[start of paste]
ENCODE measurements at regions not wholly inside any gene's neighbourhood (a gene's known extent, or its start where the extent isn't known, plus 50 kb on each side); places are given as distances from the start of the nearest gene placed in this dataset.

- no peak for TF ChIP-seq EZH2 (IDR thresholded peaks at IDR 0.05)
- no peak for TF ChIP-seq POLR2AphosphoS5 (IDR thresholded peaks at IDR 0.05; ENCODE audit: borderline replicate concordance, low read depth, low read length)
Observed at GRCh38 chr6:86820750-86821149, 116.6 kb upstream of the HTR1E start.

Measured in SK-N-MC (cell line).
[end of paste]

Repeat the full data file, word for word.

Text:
ENCODE measurements at regions not wholly inside any gene's neighbourhood (a gene's known extent, or its start where the extent isn't known, plus 50 kb on each side); places are given as distances from the start of the nearest gene placed in this dataset.

- no peak for TF ChIP-seq EZH2 (IDR thresholded peaks at IDR 0.05)
- no peak for TF ChIP-seq POLR2AphosphoS5 (IDR thresholded peaks at IDR 0.05; ENCODE audit: borderline replicate concordance, low read depth, low read length)
Observed at GRCh38 chr6:86820750-86821149, 116.6 kb upstream of the HTR1E start.

Measured in SK-N-MC (cell line).